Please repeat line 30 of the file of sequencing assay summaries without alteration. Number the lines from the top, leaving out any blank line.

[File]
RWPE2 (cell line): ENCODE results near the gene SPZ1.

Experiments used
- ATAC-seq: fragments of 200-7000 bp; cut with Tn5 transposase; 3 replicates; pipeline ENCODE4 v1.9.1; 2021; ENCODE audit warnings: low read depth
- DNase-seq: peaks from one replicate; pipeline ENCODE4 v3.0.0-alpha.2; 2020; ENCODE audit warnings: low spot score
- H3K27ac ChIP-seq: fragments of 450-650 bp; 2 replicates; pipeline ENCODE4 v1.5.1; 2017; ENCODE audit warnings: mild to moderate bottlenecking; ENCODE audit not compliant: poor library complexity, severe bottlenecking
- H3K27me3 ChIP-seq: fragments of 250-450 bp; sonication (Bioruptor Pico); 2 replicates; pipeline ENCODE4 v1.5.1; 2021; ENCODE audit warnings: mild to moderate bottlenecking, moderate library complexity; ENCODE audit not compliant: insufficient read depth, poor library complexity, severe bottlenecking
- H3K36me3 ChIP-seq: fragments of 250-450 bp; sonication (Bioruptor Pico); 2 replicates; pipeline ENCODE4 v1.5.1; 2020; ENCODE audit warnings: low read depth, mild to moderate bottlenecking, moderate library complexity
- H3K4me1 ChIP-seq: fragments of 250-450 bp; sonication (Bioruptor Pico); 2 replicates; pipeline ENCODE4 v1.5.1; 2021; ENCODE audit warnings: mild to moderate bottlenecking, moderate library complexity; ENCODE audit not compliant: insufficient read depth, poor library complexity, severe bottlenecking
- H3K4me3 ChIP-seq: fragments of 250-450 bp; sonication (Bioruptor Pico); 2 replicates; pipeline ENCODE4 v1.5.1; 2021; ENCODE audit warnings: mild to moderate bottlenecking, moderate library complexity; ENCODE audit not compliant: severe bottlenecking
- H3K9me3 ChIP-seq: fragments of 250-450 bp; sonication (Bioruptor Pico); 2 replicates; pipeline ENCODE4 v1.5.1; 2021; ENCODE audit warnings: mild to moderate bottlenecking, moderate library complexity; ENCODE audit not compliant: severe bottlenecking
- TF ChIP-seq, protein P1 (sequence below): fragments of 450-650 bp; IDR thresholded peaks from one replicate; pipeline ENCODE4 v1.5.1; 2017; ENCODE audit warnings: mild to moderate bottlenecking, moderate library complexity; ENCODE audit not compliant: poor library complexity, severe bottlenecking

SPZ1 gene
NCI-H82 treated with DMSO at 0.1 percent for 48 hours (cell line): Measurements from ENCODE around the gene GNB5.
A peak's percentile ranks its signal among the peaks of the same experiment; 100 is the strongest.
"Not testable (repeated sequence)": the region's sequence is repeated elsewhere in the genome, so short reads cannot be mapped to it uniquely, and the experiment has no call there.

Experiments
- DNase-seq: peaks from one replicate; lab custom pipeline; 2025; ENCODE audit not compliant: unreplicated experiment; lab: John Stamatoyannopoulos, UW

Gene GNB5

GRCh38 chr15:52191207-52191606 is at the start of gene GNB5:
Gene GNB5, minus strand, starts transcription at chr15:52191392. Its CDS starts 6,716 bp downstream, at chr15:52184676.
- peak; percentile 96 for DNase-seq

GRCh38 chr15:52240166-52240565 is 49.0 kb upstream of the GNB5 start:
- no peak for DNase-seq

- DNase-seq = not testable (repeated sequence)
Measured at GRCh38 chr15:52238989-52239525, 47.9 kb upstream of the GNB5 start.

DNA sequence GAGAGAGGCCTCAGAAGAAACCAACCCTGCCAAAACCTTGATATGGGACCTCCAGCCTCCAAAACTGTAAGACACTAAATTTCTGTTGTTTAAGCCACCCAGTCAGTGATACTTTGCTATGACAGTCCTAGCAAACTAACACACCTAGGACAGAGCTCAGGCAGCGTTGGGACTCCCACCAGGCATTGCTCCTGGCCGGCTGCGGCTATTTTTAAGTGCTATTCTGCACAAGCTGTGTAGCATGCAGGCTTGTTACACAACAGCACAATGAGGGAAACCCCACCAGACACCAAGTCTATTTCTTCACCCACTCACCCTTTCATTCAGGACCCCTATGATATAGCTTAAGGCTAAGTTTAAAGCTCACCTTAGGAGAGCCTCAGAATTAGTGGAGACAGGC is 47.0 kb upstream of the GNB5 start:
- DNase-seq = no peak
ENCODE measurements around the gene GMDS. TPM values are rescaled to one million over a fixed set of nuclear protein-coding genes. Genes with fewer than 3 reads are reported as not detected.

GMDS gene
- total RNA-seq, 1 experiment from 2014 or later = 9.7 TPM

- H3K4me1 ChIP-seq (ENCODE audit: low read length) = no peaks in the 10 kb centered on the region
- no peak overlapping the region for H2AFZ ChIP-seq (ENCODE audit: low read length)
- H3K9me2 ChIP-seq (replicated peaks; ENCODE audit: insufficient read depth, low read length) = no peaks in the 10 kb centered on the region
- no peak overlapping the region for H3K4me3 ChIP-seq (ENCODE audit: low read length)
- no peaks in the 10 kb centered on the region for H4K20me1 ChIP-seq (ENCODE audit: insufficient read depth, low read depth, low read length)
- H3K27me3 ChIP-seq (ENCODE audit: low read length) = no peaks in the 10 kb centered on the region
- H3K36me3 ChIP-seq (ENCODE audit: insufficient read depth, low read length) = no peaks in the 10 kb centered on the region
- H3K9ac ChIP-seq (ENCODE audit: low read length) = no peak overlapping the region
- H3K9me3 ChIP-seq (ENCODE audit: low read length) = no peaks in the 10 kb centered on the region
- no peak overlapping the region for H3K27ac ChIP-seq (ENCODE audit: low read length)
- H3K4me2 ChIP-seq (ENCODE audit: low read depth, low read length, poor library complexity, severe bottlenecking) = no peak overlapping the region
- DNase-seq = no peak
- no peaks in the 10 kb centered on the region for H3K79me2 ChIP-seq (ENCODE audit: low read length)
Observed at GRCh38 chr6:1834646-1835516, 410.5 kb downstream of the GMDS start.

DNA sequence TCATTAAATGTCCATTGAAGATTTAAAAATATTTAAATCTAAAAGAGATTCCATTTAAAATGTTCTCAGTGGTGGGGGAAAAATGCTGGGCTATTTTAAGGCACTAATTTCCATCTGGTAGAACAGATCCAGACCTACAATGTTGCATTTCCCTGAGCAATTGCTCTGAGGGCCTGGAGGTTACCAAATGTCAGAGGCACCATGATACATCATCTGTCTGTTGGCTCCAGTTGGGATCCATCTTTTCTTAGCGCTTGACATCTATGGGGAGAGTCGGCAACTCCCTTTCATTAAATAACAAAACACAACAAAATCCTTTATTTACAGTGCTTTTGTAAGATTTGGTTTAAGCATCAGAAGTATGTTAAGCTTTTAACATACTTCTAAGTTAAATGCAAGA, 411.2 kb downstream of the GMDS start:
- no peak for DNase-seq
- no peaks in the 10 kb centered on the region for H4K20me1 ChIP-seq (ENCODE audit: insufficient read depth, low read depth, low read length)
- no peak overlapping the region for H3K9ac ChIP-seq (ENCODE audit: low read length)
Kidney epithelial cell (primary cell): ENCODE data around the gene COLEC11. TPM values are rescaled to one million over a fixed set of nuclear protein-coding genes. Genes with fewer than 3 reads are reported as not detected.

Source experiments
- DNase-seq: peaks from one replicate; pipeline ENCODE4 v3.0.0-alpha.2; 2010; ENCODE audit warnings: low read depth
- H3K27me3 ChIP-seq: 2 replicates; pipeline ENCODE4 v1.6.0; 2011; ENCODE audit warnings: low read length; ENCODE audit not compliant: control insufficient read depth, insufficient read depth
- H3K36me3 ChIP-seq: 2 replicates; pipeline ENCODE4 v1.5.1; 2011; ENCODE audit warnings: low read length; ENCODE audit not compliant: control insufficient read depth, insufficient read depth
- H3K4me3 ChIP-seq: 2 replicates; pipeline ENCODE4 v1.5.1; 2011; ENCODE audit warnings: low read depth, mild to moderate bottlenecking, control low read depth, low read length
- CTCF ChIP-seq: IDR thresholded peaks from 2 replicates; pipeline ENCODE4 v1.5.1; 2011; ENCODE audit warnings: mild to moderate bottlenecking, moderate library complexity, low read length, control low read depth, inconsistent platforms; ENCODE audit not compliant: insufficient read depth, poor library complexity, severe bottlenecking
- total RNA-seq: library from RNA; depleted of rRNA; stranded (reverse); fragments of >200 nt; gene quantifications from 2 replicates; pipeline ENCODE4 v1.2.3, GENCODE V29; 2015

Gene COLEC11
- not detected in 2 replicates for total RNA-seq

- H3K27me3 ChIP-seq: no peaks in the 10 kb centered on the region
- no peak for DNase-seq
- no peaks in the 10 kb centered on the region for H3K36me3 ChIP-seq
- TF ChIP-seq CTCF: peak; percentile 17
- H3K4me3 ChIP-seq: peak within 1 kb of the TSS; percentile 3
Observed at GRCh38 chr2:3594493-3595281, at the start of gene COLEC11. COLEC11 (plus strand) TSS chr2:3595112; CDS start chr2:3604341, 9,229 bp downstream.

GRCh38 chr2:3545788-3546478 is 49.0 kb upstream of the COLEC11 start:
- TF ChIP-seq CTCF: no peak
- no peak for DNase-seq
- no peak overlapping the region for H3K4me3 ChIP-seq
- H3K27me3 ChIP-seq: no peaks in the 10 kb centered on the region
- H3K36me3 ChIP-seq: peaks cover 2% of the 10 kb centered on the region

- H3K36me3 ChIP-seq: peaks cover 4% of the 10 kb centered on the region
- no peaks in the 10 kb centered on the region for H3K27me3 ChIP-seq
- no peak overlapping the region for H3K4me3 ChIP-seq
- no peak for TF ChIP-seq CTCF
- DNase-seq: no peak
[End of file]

- total RNA-seq, 1 experiment from 2014 or later = 9.7 TPM